Application of LLM Care and Related Affective Computing Systems on Persons With Special Needs (dsLLM)
|The safety and scientific validity of this study is the responsibility of the study sponsor and investigators. Listing a study does not mean it has been evaluated by the U.S. Federal Government. Read our disclaimer for details.|
|ClinicalTrials.gov Identifier: NCT04390321|
Recruitment Status : Active, not recruiting
First Posted : May 15, 2020
Last Update Posted : May 27, 2020
Down syndrome (DS) is a genetic disorder characterized by specific physical characteristics (muscle degeneration) and cognitive phenotype (neurodegeneration caused by gene-overexpression that has affected memory, language, and other executive functions). DS is the most prevalent reason for intellectual impairment but is also often accompanied by other medical conditions such as Alzheimer's disease. Given the increased cognitive decline inherent to DS, especially in the later years, the development of a non-invasive intervention protocol to counterbalance this prevalence is imperative.
This study is an adaptation of the Long Lasting Memories (LLM) (NCT02267499) and the subsequent LLM Care (NCT02313935) projects, specifically tailored to meet the needs and capacity of people with DS. The study aims to examine the effectiveness and any potential benefits of cognitive and physical training, as offered via the ICT-based (non-pharmacological) intervention of LLM Care, on people with DS. It is worth investigating whether this intervention can aid the development of independent living skills in DS individuals and the possibility of counterbalancing the degeneration, both physical and cognitive, caused by the expression of the extra genes. To evaluate any physical, cognitive, behavioral, and neuroplastic benefits/effects and measure the influence (affective status of participant) of the training, the study utilizes psycho-somatometric assessments and neuroscientific (electroencephalographic, EEG-related) indices, as well as affective computing systems.
|Condition or disease||Intervention/treatment||Phase|
|Down Syndrome||Other: LLMcare||Not Applicable|
Down Syndrome (DS) is a genetic disorder most commonly attributed to the trisomy of chromosome 21. It is considered the most prevalent reason for intellectual impairment. The extra chromosomic copy results in gene over-expression, which in turn is responsible for the characteristic non-uniform degeneration, affecting both cognition, and physical condition. The disorder has been linked to many underlying conditions such as early aging and Alzheimer's disease. Considering the cognitive decline that accompanies the increase in age, there is a need to develop non-invasive, counterbalancing interventions that will provide these individuals with a better quality of life and support them in acquiring and improving their skill set.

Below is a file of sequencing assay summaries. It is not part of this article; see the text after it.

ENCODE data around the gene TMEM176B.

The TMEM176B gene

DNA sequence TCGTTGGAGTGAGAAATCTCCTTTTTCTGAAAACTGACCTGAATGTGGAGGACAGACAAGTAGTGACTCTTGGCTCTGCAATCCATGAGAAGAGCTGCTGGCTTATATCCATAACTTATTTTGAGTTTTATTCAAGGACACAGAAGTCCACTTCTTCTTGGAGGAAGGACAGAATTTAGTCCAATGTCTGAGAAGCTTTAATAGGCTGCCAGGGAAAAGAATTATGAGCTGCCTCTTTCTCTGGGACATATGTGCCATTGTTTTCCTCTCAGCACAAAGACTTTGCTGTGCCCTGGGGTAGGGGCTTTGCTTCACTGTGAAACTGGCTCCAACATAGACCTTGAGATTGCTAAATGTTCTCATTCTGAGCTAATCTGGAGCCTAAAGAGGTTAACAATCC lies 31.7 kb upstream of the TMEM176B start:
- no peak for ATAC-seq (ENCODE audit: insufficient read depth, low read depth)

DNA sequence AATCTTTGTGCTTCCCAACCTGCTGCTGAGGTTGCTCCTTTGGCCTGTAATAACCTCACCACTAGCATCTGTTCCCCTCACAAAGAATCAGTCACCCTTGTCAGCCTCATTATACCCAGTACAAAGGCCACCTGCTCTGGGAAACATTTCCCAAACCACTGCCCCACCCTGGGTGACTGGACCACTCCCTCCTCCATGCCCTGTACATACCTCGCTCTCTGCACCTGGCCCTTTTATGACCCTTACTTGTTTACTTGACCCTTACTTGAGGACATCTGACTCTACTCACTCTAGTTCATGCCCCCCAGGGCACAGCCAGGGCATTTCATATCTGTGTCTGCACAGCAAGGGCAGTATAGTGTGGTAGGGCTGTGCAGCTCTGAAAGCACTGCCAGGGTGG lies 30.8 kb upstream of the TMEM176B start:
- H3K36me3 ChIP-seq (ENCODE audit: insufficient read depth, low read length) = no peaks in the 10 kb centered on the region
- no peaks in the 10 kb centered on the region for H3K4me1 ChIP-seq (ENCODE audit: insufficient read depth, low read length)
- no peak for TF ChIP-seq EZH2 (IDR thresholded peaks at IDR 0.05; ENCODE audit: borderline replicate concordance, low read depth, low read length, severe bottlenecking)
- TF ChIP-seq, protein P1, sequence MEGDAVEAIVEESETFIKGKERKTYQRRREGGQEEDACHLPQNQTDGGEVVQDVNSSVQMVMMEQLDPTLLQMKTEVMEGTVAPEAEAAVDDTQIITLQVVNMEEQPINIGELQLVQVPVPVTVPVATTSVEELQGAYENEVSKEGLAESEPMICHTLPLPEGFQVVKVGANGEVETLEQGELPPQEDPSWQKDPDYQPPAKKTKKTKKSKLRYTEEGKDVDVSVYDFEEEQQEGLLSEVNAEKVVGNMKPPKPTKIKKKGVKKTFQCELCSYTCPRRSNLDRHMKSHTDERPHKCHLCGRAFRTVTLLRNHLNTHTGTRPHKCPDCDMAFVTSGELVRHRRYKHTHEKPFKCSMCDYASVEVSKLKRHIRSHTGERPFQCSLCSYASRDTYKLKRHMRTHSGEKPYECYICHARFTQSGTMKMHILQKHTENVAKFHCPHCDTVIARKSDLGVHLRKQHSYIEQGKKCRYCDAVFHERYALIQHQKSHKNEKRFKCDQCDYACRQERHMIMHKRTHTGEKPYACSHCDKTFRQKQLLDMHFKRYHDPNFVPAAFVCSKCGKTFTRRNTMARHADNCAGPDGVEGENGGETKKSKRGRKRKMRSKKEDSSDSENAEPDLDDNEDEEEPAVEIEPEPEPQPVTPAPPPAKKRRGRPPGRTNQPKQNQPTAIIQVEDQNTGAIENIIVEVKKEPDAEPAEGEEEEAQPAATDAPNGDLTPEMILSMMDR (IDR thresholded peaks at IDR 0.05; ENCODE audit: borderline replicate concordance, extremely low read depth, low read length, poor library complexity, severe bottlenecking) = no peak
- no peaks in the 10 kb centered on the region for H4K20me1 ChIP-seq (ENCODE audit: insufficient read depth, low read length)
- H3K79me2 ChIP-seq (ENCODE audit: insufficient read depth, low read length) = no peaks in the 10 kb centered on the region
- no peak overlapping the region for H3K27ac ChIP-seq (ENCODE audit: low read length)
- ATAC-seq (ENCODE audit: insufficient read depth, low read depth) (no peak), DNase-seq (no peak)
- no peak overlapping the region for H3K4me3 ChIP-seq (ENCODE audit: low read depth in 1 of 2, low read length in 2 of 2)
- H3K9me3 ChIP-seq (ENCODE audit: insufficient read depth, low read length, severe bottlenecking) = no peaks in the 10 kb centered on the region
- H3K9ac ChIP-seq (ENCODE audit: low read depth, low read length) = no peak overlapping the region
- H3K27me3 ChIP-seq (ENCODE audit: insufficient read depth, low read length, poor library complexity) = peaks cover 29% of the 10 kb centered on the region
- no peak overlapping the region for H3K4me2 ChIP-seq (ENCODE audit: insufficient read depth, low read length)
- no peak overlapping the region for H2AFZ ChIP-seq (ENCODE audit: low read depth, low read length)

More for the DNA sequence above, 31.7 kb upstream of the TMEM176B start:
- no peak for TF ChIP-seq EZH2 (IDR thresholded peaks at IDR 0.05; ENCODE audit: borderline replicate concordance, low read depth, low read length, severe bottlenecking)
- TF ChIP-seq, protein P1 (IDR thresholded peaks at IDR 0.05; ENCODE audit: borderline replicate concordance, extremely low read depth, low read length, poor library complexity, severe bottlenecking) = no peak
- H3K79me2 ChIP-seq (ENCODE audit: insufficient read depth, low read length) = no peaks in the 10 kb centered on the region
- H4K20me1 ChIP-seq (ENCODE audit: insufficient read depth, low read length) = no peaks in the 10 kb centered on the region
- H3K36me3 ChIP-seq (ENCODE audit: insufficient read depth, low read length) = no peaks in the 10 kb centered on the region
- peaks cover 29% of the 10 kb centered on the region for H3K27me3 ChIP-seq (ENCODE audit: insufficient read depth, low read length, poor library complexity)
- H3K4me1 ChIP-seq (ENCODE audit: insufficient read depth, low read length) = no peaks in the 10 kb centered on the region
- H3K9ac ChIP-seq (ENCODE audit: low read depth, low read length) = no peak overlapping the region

The target population is individuals with DS. The participants followed similar training schemes of the intervention, two days per week for one hour, for 10 weeks (aiming at 20 sessions/ participant), for one hour (30 minutes of cognitive and 30 minutes of physical training). Specifically, the participants completed the LLMcare protocol (combined cognitive and physical training) while a subgroup underwent measurements two times, one month apart, before initiating the intervention to serve as control.
The intervention is a based on LLM Care (NCT02313935) Integrated Healthcare System (https://www.llmcare.gr/en/home/) which is a successful example of commercializing the LLM (NCT02267499) research program (http://www.longlastingmemories.eu/), and has been customized to meet the needs and capacity of people with DS. The LLM Care (non-pharmaceutical) intervention is an integrated training system that targets nondemented and demented aging population and adopts an approach of cognitive and physical training to improve the quality of life and prolong the functionality of the elders.The main goal of this study is to quantify the effects of implementing the LLM Care intervention on people with DS, and particularly its effect on their physical status, cognition, behavior, and brain function. The study can potentially evaluate if adopting a cognitively and physically stimulating lifestyle can support DS individuals in acquiring and improving their skill set and act as and effective treatment against the physical and cognitive degeneration that is inherent to this syndrome The individuals with DS were evaluated via a battery of clinical and neuropsychological tests, and EEG measures at baseline (pre), exit (post) and one month after the training (follow up). Additionally, the training platform utilizes affective computing systems to evaluate the affective status of all participants throughout the training, and to establish a pleasant learning environment for all participants.